Common Infections Tied to Some Stroke Risk in Kids

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A new study suggests that colds and other minor infections may temporarily increase stroke risk in children. The study found that the risk of stroke was increased only within a three-day period between a child’s visit to the doctor for signs of infection and having the stroke. The study was led by researchers at UCSF Benioff Children’s Hospital San Francisco in collaboration with the Kaiser Permanente Division of Research.

“These findings suggest that infection has a powerful but short-lived effect on stroke risk,” says senior author Heather Fullerton, MD, a pediatric vascular neurologist and medical director of the Pediatric Brain Center at UCSF Benioff Children’s Hospital San Francisco. “We’ve seen this increase in stroke risk from infection in adults, but until now, an association has not been studied in children.”

Strokes are extremely rare in children, affecting just five out of 100,000 kids per year. “The infections are acting as a trigger in children who are likely predisposed to stroke," says Fullerton. “Infection prevention is key for kids who are at risk for stroke, and we should make sure those kids are getting vaccinated against whatever infections – such as flu - that they can.”

The study will be published in the Aug. 20, 2014, online issue of Neurology.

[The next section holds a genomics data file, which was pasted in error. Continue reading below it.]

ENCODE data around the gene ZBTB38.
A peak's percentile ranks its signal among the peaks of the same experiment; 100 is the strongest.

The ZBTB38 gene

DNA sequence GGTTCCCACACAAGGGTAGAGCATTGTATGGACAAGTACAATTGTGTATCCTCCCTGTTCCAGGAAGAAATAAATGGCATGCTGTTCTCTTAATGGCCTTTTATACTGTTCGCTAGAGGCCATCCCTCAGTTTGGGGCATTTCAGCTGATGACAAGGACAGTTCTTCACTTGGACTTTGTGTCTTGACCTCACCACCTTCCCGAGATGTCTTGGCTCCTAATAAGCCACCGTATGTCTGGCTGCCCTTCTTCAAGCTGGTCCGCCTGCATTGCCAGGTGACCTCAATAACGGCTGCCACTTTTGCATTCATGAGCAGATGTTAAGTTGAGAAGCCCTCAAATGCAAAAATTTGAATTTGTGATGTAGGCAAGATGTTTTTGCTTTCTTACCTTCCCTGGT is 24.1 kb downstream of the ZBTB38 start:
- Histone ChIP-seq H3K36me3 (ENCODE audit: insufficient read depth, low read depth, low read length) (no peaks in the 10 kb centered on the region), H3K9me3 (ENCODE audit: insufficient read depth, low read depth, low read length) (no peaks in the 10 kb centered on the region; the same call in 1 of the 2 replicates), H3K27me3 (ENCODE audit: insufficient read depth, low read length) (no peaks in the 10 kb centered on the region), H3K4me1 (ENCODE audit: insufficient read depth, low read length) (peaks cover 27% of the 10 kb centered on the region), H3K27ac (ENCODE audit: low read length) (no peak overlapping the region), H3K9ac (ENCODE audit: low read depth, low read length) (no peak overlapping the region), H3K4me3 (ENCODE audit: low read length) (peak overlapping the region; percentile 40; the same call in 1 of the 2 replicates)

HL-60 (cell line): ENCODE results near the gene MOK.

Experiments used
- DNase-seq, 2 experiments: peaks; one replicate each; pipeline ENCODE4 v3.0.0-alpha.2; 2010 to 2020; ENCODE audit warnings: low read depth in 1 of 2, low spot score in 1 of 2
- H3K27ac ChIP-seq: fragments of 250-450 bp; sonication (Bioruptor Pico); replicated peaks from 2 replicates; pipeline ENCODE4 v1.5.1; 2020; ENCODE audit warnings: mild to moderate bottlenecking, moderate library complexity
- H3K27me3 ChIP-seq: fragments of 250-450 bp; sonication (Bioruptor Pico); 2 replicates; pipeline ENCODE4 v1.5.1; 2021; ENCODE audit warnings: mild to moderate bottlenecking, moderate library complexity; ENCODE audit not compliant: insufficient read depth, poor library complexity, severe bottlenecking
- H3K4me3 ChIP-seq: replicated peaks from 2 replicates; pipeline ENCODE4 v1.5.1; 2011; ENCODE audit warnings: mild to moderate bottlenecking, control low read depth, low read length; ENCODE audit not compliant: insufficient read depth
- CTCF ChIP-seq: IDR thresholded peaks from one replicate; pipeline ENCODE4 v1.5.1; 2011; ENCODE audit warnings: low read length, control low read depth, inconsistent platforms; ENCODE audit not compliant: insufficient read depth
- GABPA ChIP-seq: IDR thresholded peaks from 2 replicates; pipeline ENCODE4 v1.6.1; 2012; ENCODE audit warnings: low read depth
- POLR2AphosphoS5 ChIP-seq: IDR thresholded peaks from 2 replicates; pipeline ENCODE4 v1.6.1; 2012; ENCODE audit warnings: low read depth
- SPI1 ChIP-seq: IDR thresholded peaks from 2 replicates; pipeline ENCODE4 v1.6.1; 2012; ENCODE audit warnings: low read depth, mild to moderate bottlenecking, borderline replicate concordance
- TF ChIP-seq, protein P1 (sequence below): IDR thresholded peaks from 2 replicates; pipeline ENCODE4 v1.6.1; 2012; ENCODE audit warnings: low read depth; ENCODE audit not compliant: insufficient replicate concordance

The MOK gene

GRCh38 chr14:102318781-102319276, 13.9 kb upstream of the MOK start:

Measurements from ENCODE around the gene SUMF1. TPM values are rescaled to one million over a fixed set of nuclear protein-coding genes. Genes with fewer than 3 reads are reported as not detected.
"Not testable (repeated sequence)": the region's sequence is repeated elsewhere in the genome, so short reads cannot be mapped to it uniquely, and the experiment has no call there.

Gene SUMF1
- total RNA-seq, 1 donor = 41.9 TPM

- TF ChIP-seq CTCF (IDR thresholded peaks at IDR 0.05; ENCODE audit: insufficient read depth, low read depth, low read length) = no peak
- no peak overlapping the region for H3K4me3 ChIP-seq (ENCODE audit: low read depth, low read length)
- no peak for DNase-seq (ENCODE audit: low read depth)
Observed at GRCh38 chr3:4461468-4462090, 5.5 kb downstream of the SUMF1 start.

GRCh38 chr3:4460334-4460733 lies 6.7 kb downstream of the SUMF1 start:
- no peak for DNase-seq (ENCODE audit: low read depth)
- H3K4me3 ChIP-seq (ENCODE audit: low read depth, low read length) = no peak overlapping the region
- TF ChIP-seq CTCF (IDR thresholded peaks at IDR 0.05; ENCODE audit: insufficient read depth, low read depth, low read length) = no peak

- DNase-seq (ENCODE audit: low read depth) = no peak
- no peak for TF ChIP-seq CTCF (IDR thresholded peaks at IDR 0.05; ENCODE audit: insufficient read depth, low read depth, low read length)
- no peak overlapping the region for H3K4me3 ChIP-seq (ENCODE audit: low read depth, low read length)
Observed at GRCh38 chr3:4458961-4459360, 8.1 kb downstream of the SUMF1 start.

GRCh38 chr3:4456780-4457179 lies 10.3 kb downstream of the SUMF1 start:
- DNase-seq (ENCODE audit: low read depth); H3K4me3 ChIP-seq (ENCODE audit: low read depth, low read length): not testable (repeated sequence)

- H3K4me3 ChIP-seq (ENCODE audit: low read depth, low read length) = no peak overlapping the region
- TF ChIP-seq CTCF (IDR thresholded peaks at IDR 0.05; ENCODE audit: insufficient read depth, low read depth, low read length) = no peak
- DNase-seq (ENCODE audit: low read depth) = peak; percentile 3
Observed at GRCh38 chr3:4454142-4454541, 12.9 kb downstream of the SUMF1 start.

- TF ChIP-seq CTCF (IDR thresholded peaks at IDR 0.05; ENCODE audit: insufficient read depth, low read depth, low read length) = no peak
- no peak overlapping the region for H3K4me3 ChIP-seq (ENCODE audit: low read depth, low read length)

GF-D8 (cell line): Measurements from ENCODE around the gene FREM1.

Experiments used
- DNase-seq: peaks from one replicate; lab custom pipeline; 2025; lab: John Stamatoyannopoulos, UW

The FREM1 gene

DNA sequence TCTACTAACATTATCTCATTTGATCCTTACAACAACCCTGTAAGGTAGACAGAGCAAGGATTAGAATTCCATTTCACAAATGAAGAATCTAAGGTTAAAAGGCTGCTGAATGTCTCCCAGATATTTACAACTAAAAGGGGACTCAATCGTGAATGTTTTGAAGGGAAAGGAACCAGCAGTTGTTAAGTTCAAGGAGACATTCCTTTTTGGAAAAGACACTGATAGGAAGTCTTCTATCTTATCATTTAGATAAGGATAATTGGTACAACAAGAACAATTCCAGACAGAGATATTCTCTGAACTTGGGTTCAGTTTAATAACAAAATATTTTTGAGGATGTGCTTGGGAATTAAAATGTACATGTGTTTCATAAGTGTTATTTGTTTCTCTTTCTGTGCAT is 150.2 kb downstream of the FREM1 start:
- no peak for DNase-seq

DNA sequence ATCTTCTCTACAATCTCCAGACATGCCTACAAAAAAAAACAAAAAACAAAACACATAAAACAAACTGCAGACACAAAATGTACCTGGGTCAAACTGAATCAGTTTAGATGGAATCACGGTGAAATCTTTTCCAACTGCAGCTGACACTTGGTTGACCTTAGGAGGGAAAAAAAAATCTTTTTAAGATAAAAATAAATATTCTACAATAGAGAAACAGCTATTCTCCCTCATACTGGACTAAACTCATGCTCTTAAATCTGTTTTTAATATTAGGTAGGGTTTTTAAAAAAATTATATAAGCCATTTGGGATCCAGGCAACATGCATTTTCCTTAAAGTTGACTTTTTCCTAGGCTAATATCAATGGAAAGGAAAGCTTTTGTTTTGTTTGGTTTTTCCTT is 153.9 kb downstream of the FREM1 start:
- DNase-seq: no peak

In the study, researchers reviewed a Kaiser Permanente database of 2.5 million children and identified 102 children who had an ischemic stroke – a stroke that occurs as a result of an obstruction within a blood vessel supplying blood to the brain - without a major infection such as meningitis or sepsis. The researchers then compared them with 306 children without stroke. Medical records for the group of children who had a stroke were reviewed for minor infections up to two years before their strokes.

The study found that the risk of stroke was increased only within a three-day time frame, which the researchers say represents a period of acute inflammation. As an infection resolves, the inflammation decreases, as does the stroke risk.

A total of 10 of the 102 children who had a stroke had a doctor visit for an infection within three days of the stroke, or 9.8 percent, while only two of the 306 control participants, or 0.7 percent, had an infection during the same time period.

The children who had strokes were 12 times more likely to have had an infection within the previous three days than the children without strokes. The total number of infections over a two-year period was not associated with increased stroke risk. About 80 percent of the minor infections identified by the researchers were upper respiratory.

“It’s important the public does the things we can to prevent infection, like vaccinations, good handwashing and covering your mouth when you sneeze in order to protect all children, but it’s especially important to help prevent stroke in someone who is otherwise predisposed,” says Fullerton.

The study was supported by the National Institute of Neurological Disorders and Stroke.

Co-authors are Nancy Hills, PhD, associate professor in the UCSF Department of Neurology, and Stephen Sidney, MD, MPH, director of research clinics at Kaiser Permanente Northern California Division of Research.

Source: University of California, San Francisco (UCSF) 

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